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Decision 2018: Ohio CD 12 (special election) poll

While the state of Ohio nearly always goes with the winning Presidential candidate, the 12th Congressional District (which is located in the middle of the state and consists of areas north and east of Columbus) is a Republican district. Its Republicanism, however, is more white collar in nature, and would by today’s standards be considered […]

Decision 2018: “Super Tuesday II”, and waiting on California II

While June 5 was a “Superbowl of primaries” (eight primaries were held last week across the country from New Jersey to California), last night was an important primary night as well, with five states (from Maine to Nevada) holding primaries. And just like with last week’s article, JMC will focus separately on each state for […]

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Decision 2018: “Super Tuesday”, and waiting on California

Last night was the “Superbowl of primaries”, with eight primaries held across the country from New Jersey to California. And it was generally a good night for Democrats, particularly in California. Given the number of contests, JMC will focus separately on each state for the next few paragraphs. New Jersey There is a “good news/bad […]

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Decision 2018: “Red South” vs “Bluer South”

Three more states – all in the South – held primaries last night: Arkansas, Georgia, and Kentucky. Since there were no statewide races in Kentucky (only partisan Congressional primaries), JMC will focus the rest of the discussion on what went on in Arkansas and Georgia. Ever since Reconstruction, the South has been thought of as […]

Decision 2018: Texas statewide poll

In national, state, and local elections, there is hardly a more Republican-friendly state than Texas, which hasn’t voted Democratic for President since 1976 and for Governor since 1990. In statewide elections, it has only voted for Republicans for the last two decades. starting with the 1998 re-election landslide of (then) Governor George W. Bush. With […]

Decision 2018: Applying the “Hillary Clinton test” to election results

Four more states (Pennsylvania, Nebraska, Idaho, and Oregon) held their primaries last night. And in each case, there was evidence of either increased Democratic or reduced Republican enthusiasm relative to previous midterm elections. Although if we’re using these turnout figures to predict midterm election results on a state by state basis, the “Hillary Clinton test” […]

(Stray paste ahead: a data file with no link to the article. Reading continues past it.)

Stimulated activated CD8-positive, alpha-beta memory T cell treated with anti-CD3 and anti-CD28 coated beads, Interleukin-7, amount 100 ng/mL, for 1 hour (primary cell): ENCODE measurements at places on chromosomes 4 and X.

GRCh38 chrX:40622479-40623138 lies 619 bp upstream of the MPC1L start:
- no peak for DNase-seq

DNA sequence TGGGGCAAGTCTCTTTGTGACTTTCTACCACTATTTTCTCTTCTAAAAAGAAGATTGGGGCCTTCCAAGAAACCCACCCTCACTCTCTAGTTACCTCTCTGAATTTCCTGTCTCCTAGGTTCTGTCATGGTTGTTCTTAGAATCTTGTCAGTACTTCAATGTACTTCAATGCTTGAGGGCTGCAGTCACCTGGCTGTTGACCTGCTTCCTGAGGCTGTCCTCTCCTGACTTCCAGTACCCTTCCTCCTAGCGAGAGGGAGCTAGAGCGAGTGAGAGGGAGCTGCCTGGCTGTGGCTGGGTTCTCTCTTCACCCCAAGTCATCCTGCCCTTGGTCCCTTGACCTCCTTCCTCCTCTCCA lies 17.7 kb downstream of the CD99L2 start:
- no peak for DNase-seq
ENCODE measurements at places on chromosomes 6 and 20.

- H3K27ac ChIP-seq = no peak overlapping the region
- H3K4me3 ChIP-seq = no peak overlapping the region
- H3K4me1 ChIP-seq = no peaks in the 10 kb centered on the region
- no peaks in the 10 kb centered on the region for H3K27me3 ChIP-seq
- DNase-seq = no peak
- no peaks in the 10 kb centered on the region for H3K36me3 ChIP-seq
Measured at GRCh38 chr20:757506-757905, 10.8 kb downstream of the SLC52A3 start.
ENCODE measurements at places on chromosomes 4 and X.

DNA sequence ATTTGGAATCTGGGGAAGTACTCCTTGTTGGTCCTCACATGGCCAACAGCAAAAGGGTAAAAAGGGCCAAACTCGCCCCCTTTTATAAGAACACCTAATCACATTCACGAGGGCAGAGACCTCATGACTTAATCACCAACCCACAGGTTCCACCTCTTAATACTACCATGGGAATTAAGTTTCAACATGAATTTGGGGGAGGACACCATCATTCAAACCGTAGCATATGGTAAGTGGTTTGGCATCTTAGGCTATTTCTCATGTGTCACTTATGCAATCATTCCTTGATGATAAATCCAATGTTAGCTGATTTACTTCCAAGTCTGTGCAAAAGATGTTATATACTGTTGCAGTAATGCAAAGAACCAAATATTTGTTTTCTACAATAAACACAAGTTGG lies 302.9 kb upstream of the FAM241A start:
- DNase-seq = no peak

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Decision 2018: Dawn of a “Republican spring”?

Throughout both the lead-up to primary season and the first two primaries (Illinois and Texas), the author has seen numerous signs pointing to an unusually energized Democratic electorate. Last night’s primary results, however, were not so one sided against the Republicans. In fact, Senate Majority Leader Mitch McConnell can take some satisfaction in the caliber […]

Decision 2018: A “distant early warning” from Illinois

Two weeks ago, Texas was the first state to hold its primary for the 2018 midterm elections. Last night, Illinois held its primary. And just like Texas, the Illinois results are pointing towards a much higher degree of Democratic enthusiasm than was present for the primaries for the 2010 or 2014 midterm elections – enthusiasm […]

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Decision 2018: “John Bel” Lamb wins in Pennsylvania

Context The 2016 Presidential election was a realignment election just like previous Presidential elections in 2008, 1992, and 1980 were. In 2016, Donald Trump rewrote the rules of victory that had been in place between 1992 to 2012 by making substantial gains in ancestrally Democratic rural and/or blue-collar areas. As he was adding those voters […]

Decision 2018: Reading the Texas Tea Leaves

Primary season for the 2018 midterms has begun with the conclusion of last night’s Texas primary. While these were party primaries (as opposed to general elections), there are aspects to the primary results (from a turnout perspective) that both Democrats and Republicans can spin in their favor. Is a Democratic wave forming? Throughout early voting, […]